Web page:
You have things like “Life Hutch” – action sci-fi – but then “All Through The House,” which is stop motion and cheerfully creepy, it’s quite a range…

Nelson: That particular short was quite a special one. The director [Elliot Dear] is known for pushing stop motion in a hybridization process with digital techniques. It still has all the charm of stop motion, but is something more. It was wonderful to find a perfect story for his techniques.

Miller: The faces of the kids are CG composited on the stop-motion figures… which you’d never guess.

You have Michael B. Jordan in “Life Hutch” – how did that come about?

Miller: I’d met Michael a few times and knew he was a huge animation fan. So when we decided to do LIFE HUTCH I thought of him. When I pitched him on the story, he immediately said “Put me in coach!” And we were thinking about a live action/CG process that we thought would play to Michael’s strengths.

What’s the key to giving these characters soul? Like, if you look at “Pop Squad” – which you directed Jennifer – you care about that guy, even though he does terrible things…

Nelson: I knew this was going to live and die on the main character’s performance, because you have to stay with him through some horrific moments. We used facial motion capture and enhanced it further with key-frame animation. We had actors working together on the mocap stage, so they could interact and feed off each other. We wanted a subtle, realistic approach to the acting. It’s basically live action ballet.

How good is it to be able to dip into material that might be different from what people expect of you?

Nelson: Coming from animation, people always had assumptions about what I like. But they weren’t always right; my tastes are broader and darker than most expect. I think most directors who worked on this show felt the same way. These are the kinds of stories they’d always wanted to tell but never got the chance.

Is it fun to have these wild, action-filled stories and then something as melancholy like “The Drowned Giant,” the JG Ballard short story you adapted Tim?

Miller: I tried very, very hard to get this story for season one and I kept right on begging into season two pre production. Eventually Ballard’s daughters took pity on me when I showed them an illustration I’d done of the story for a fanzine in high school. “I have loved this for 40 years! Please… I promise not to screw it up.”

Nelson: There were so many times Tim would look sad, because he’d gotten rejected again. But he always shook it off with some variation of, “I’m not giving up yet.”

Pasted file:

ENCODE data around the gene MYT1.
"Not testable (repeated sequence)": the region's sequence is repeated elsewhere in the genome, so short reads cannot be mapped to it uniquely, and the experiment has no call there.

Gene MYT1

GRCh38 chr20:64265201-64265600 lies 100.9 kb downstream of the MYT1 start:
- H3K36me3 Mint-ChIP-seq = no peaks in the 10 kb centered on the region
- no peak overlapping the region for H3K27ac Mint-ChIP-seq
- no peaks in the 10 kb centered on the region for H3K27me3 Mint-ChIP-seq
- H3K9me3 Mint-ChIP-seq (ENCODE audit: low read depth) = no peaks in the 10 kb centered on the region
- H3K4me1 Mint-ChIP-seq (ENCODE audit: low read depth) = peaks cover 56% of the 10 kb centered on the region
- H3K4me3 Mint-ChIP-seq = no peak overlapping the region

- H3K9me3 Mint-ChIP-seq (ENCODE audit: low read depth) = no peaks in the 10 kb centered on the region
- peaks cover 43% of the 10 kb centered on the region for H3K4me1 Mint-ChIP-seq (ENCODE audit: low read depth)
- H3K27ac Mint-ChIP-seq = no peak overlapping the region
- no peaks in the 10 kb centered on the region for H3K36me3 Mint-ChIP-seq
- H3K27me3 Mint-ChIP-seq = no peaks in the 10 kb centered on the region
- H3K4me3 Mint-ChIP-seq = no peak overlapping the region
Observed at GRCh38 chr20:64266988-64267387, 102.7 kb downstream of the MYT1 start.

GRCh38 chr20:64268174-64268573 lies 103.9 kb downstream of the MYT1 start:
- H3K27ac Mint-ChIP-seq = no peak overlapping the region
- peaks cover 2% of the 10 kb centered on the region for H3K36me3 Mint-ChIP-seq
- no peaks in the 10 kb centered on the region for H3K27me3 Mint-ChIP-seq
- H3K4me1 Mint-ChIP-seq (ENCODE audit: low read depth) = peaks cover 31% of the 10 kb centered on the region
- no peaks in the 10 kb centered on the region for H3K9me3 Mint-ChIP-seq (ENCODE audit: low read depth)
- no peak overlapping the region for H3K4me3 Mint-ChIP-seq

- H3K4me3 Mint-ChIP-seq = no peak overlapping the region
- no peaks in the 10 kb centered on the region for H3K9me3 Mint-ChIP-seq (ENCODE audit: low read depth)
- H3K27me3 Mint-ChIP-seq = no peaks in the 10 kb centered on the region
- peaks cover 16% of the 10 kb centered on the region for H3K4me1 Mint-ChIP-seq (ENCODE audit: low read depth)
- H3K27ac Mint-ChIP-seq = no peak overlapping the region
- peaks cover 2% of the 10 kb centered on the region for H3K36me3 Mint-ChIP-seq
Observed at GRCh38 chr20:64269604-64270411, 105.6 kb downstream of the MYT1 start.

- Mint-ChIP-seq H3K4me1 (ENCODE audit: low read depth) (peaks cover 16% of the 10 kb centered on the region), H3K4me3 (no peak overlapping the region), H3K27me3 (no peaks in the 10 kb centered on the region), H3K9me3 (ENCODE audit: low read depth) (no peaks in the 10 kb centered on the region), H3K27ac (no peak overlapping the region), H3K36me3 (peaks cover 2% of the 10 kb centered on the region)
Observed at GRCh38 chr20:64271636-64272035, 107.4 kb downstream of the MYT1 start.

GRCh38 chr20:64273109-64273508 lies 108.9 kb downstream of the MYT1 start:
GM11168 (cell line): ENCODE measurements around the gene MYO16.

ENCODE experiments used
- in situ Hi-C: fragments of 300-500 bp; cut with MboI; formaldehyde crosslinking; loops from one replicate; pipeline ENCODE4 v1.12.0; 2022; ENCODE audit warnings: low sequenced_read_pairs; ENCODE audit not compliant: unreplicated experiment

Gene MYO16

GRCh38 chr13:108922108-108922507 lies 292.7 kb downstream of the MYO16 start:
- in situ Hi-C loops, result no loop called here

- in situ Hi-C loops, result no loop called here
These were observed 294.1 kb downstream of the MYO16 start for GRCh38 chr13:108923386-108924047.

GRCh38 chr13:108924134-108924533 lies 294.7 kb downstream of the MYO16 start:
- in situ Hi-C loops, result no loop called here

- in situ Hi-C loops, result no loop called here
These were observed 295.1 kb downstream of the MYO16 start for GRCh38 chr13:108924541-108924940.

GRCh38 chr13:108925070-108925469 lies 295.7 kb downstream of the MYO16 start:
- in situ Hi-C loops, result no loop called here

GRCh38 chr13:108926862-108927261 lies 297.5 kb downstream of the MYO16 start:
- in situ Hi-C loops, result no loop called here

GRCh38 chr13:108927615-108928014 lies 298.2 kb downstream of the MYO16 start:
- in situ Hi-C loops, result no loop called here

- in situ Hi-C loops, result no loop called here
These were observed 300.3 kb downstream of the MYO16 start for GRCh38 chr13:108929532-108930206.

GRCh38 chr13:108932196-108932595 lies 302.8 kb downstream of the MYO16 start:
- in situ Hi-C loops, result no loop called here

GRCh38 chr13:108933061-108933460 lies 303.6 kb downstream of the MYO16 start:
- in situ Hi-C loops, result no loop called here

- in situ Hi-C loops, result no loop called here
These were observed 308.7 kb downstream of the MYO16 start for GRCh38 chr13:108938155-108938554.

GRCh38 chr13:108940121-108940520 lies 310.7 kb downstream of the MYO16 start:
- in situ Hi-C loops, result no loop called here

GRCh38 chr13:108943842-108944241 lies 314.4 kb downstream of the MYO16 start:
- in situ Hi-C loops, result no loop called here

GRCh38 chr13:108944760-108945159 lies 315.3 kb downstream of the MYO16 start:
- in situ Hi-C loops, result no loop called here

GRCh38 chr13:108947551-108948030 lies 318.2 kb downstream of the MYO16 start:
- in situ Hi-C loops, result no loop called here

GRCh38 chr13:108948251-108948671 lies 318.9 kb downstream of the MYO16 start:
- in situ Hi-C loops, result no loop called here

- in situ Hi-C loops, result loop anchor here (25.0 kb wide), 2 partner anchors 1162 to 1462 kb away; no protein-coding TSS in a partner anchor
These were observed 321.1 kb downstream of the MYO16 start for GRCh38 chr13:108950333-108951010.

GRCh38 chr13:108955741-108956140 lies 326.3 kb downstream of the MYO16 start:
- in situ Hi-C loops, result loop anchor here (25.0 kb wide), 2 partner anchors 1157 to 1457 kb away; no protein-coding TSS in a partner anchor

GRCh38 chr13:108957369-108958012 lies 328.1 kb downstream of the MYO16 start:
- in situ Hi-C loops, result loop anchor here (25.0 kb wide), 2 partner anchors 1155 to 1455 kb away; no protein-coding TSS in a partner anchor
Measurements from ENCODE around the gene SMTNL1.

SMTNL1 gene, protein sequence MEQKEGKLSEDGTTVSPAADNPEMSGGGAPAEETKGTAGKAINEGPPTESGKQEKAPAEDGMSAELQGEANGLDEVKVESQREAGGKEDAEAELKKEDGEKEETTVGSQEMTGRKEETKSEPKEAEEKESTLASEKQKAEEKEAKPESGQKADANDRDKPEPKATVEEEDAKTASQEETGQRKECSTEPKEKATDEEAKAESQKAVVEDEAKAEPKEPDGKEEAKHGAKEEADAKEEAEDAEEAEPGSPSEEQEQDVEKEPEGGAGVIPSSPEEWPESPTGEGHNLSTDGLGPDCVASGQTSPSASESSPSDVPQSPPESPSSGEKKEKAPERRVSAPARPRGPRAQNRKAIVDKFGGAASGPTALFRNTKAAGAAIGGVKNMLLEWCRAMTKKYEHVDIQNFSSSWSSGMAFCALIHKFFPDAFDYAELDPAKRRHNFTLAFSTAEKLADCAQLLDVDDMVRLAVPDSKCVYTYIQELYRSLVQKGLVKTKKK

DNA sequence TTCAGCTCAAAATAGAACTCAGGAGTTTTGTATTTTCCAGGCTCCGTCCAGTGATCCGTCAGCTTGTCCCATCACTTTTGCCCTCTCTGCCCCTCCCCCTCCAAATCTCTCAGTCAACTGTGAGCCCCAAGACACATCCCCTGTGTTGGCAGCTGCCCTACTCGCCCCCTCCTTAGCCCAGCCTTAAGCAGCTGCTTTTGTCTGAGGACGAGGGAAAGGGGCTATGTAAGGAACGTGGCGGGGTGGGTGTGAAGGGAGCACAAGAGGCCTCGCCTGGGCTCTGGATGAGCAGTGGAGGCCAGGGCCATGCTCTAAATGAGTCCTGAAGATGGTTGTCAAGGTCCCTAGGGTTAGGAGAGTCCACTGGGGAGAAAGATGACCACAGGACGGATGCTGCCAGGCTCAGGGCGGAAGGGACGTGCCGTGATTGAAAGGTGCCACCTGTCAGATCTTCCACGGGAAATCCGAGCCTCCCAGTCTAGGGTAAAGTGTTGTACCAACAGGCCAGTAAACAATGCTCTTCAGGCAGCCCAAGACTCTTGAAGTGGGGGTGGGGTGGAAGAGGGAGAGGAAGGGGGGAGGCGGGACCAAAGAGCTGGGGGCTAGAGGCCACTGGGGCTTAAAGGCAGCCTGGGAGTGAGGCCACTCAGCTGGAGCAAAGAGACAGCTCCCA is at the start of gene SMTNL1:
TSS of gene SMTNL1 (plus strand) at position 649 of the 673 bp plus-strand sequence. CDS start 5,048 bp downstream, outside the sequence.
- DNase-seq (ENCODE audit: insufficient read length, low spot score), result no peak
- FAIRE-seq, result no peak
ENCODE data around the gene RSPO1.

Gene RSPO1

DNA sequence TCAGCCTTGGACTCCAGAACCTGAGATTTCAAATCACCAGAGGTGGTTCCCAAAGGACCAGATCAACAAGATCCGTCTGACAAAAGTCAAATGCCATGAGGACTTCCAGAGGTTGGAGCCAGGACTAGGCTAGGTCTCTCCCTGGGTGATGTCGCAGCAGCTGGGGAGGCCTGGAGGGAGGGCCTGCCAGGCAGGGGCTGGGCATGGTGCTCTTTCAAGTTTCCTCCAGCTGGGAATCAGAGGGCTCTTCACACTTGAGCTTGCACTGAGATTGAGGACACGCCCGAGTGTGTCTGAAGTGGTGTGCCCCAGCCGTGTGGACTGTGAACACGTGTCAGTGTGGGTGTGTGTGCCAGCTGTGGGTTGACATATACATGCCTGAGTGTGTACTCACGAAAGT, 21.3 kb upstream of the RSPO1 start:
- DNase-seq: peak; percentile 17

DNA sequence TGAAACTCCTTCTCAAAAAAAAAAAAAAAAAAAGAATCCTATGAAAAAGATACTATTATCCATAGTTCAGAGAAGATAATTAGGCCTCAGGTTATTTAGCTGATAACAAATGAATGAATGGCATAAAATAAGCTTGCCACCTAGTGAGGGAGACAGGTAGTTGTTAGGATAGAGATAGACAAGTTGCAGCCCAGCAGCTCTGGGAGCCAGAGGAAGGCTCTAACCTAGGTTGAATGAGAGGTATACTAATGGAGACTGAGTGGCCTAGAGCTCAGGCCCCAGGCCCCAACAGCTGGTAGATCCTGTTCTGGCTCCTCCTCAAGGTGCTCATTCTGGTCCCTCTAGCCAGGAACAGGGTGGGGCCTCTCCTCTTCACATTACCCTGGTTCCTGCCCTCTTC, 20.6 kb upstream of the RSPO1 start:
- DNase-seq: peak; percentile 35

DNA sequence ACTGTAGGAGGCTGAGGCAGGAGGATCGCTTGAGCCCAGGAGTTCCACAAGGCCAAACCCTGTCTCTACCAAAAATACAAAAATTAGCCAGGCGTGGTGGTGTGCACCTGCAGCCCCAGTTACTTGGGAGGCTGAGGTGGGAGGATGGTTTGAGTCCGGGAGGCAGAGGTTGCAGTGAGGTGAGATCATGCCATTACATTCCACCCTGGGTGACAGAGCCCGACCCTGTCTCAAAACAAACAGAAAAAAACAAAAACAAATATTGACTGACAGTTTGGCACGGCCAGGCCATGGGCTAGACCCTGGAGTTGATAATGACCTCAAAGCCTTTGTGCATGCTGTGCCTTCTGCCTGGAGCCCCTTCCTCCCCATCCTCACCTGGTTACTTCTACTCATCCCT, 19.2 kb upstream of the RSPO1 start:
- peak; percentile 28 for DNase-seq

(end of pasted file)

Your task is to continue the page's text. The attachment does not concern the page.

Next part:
Miller: After watching a rough version of ‘The Drowned Giant’ followed by a particularly violent one Jen is doing for Season Three, David said, “I love that we’re doing a series where you might see a cybernetic bear biting people’s heads off, right after something like ‘The Drowned Giant.’” We all really love the contrast.

The first season of LOVE, DEATH + ROBOTS showed there was an appetite for this type of material, do you think it could lead to adult animation features?

Nelson: I hope so. I mean, how many people in the animation business are waiting for that to happen? Every animator I know wants to do adult animation. The issue was always whether there would be enough of an audience for it. And it seems, now, there are.

Miller: When we were trying to do a HEAVY METAL feature [based on the cult comic] Jim Cameron (who was going to direct one of the shorts) was at a pitch meeting and he had an analogy I thought was great. This was many years ago, so geeks hadn’t yet become so strong a demographic. There were no films like HEAVY METAL that a studio could look to as an example of success. So all the studios were hesitant to do it. Jim said, “The fans of this material are like the dark matter of the universe -we know it’s out there, we can feel its gravitational pull but we can’t see it. But if we make this, it will pull them in.” Netflix, much like the internet, allows people in all their strangeness, to connect on material they’re passionate about. Sometimes for good, sometimes not... but we all think LOVE, DEATH + ROBOTS, is a positive experience.

It’s been a long road to get here. How important, and perhaps underrated as a filmmaking skill, is being stubborn?

Miller: I would put it at the very tip of the pyramid. If I speak to students or younger artists, my number one tip is: just stay in the fucking game. If you keep trying eventually you might get your shot.

Nelson: A director’s whole job is to protect their project. If you’re not stubborn, how can you succeed? That’s kind of the job.